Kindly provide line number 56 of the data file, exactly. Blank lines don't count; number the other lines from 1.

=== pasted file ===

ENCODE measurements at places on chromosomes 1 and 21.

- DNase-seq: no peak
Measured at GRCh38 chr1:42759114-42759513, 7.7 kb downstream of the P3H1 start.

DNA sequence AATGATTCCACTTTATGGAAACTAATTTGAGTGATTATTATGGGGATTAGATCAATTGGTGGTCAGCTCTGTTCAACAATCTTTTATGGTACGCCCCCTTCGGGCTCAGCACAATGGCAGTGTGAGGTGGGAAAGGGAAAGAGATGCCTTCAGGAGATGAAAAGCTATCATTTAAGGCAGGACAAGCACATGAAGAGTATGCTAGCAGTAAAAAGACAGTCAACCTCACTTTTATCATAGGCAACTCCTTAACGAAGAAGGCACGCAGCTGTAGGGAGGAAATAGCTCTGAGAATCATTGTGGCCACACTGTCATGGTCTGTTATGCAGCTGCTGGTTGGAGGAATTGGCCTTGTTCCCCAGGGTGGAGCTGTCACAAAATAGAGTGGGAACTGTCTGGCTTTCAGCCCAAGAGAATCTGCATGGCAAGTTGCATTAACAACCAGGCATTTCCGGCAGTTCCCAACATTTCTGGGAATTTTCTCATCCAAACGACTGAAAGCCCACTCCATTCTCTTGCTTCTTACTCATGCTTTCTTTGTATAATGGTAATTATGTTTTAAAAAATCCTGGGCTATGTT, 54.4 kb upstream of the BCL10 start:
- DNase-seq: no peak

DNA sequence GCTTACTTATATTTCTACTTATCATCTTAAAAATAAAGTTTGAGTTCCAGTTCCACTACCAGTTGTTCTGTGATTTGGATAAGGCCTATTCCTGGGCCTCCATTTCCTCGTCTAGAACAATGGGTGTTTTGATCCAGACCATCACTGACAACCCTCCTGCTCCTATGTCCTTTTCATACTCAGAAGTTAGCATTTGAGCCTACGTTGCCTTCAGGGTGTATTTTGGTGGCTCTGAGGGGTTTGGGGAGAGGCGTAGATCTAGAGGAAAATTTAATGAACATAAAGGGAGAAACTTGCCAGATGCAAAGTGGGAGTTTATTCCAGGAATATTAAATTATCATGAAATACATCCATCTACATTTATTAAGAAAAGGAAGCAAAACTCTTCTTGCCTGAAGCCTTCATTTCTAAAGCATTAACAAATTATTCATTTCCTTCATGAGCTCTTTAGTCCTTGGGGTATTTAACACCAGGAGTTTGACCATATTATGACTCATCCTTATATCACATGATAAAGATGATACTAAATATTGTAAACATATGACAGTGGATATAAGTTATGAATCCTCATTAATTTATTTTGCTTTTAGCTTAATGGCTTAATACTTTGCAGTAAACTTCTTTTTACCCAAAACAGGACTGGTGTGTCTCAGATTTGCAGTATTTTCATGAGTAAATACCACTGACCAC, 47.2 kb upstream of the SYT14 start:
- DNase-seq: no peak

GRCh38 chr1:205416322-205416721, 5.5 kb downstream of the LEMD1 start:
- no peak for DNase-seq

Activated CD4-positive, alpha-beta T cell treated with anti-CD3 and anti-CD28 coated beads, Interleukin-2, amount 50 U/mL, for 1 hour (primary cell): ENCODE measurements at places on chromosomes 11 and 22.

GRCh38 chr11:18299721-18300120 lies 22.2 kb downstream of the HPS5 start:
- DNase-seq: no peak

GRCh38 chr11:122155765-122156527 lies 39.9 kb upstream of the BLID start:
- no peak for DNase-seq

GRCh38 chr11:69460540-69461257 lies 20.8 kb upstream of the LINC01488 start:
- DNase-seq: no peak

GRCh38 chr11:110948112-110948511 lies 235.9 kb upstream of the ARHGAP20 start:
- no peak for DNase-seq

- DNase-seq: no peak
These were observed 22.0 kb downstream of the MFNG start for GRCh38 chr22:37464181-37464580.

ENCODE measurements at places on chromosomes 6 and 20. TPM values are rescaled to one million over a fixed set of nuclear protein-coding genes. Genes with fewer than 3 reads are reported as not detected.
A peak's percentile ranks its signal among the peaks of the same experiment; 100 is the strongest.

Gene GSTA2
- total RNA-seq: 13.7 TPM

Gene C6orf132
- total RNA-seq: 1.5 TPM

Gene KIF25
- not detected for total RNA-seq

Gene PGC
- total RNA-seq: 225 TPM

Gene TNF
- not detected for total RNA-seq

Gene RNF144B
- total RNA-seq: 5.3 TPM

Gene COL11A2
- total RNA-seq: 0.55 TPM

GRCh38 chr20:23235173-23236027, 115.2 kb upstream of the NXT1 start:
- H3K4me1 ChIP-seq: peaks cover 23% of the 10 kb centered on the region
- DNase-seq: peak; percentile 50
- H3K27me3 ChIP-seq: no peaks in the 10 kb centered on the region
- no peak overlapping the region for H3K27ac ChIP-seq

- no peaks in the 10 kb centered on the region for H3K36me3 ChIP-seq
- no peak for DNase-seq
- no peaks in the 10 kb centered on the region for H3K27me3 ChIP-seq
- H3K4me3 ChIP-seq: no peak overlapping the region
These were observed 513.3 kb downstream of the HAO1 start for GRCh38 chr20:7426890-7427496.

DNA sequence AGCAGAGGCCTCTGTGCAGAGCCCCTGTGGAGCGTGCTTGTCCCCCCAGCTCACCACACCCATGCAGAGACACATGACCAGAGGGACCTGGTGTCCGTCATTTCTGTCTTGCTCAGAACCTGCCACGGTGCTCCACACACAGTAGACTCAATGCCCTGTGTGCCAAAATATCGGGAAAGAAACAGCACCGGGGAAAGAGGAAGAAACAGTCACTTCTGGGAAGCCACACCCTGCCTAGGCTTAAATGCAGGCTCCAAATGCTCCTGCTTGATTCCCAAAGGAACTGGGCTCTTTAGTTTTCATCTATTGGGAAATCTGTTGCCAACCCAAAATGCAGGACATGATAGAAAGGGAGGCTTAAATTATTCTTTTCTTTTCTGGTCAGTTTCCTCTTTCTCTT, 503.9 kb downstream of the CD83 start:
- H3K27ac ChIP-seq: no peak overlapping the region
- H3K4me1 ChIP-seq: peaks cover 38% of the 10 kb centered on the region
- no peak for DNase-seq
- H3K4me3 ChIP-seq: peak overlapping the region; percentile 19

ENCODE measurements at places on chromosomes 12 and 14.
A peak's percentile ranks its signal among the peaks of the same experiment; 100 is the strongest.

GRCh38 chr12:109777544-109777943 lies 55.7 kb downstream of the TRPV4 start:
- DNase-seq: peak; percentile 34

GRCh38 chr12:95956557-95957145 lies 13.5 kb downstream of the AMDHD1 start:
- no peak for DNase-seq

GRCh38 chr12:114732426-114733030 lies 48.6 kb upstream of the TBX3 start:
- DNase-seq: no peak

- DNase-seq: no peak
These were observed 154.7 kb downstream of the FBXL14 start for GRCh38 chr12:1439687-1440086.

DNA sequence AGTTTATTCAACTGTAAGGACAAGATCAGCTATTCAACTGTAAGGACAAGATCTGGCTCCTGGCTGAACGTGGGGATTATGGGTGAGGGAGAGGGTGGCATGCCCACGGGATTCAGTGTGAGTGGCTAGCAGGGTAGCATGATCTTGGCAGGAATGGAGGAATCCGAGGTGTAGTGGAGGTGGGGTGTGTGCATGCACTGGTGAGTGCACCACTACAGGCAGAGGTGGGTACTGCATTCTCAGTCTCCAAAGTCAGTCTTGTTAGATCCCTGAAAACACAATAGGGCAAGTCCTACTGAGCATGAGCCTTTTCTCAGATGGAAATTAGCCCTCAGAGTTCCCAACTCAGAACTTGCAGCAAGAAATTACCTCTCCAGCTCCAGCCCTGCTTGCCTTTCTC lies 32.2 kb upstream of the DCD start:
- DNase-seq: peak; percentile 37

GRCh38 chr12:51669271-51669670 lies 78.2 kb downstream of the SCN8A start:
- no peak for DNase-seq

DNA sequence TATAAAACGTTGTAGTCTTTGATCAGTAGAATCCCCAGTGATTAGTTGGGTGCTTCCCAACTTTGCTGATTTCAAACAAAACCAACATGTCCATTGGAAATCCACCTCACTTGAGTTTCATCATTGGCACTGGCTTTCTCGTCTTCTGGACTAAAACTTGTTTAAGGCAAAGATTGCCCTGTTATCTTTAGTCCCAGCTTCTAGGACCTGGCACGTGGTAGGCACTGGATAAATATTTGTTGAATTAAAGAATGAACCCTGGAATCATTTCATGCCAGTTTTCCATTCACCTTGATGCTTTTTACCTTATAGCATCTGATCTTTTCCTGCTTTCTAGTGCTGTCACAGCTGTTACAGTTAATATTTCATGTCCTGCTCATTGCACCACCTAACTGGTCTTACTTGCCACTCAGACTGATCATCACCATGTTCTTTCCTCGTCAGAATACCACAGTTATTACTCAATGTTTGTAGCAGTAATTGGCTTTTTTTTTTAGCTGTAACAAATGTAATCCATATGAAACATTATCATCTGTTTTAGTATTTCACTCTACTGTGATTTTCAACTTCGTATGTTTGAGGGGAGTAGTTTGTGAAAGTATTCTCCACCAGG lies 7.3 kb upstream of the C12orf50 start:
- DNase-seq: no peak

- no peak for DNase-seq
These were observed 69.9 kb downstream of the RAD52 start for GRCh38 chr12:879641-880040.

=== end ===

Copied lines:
GRCh38 chr12:95956557-95957145 lies 13.5 kb downstream of the AMDHD1 start: